First, the FTCS does not “redirect” any state funds. The state of Florida allocates funds to school, in part, on a per-pupil basis, but the fiscal impact of a student leaving her assigned district school to accept a tax-credit scholarship is no different than the fiscal impact of a student moving out of the district, attending private school without a scholarship, or homeschooling. Moreover, if the funds were actually “redirected” then the state would not realize any savings. In fact, the state’s own Office of Program Policy Analysis and Government Accountability found that the FTCS generates significant savings ($36.2 million in 2008-09) because the forgone revenue is less than the reduction in state expenditures.

Second, the union is factually incorrect in asserting that the challenged legislation, SB 850, “expanded” the FTCS. The bill loosened eligibility requirements by eliminating the requirement that recipients spend the prior academic year in a district school; allowing foster students to continue receiving scholarships if adopted; and raising the income thresholds for eligibility for full and partial scholarships. However, the bill did not expand the amount of tax credits available nor did it add any new credits against other taxes. In other words, while the bill increased the number of students who can apply for scholarships, it did not increase the actual amount of available tax credits or scholarship funds.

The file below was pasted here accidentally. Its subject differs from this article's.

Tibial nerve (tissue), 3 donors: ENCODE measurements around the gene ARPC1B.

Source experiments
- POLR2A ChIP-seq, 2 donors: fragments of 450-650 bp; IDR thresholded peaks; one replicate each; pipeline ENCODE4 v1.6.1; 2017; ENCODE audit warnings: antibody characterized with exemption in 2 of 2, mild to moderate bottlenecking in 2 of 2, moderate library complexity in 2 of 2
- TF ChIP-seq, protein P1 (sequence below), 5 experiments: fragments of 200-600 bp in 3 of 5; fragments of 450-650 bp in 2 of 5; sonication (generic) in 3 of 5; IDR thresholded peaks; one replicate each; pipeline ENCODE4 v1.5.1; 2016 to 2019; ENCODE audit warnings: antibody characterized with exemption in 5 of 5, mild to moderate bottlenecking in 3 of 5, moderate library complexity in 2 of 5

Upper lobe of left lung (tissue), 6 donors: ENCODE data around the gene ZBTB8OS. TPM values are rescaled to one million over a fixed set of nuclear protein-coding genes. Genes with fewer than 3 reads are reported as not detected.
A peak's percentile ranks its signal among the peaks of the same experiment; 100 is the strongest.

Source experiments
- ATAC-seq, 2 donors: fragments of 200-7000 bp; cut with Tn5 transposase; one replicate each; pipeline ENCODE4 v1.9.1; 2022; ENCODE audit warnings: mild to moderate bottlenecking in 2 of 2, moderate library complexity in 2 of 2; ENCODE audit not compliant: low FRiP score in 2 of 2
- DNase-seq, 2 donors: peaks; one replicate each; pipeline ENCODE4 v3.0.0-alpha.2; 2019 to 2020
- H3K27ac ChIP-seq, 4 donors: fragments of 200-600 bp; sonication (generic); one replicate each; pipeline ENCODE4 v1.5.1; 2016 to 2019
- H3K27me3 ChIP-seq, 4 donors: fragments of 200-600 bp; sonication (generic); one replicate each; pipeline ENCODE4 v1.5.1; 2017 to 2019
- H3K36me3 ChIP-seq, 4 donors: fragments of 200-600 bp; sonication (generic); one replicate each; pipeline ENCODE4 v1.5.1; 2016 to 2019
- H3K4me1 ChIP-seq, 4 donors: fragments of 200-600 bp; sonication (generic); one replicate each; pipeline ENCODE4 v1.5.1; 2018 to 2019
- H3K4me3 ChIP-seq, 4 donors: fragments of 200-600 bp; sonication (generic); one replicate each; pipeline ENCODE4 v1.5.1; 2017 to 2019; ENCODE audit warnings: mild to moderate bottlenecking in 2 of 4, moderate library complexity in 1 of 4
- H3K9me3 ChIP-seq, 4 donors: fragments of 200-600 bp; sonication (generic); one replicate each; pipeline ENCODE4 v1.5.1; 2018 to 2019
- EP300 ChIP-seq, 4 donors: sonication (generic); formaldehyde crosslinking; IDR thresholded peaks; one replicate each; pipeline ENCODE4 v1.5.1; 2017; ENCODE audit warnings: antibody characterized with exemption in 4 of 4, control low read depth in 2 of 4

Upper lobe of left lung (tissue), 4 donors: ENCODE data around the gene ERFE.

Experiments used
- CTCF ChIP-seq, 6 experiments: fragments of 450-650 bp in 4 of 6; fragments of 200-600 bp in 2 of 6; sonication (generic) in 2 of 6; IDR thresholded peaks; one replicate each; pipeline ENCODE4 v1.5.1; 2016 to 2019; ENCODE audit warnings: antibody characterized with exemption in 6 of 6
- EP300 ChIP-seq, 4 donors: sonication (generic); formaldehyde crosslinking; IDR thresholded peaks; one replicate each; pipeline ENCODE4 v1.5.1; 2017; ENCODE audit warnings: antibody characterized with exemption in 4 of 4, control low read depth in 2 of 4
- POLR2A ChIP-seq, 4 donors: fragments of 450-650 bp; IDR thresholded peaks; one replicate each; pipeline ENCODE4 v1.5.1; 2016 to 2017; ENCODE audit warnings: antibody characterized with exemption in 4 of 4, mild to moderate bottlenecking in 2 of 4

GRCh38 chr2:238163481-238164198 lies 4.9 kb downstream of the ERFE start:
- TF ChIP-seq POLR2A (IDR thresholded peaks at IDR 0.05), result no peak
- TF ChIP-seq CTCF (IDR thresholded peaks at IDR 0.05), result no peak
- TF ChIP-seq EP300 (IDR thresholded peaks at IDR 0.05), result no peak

The FEA’s vampire lawsuit misunderstands how the FTCS law works and misstates the facts about what the legislation does. The judge should drive a stake through its heart.

Junk Polling: Democrats for Public Education Edition

Yesterday, Democrats for Public Education (DFPE) released the results of a poll that supposedly shows a high degree of public support for their agenda:

All of the progressive reforms elicit solid majority endorsement (ranging from 60% to 80% buy-in), while none of the conservative reforms come remotely close to a majority (ranging from 40% to 10% buy-in). Note the steep drop-off from the last progressive reform (increase teacher pay) to the top conservative reform (test scores for teacher evaluations). [Emphasis in the original.]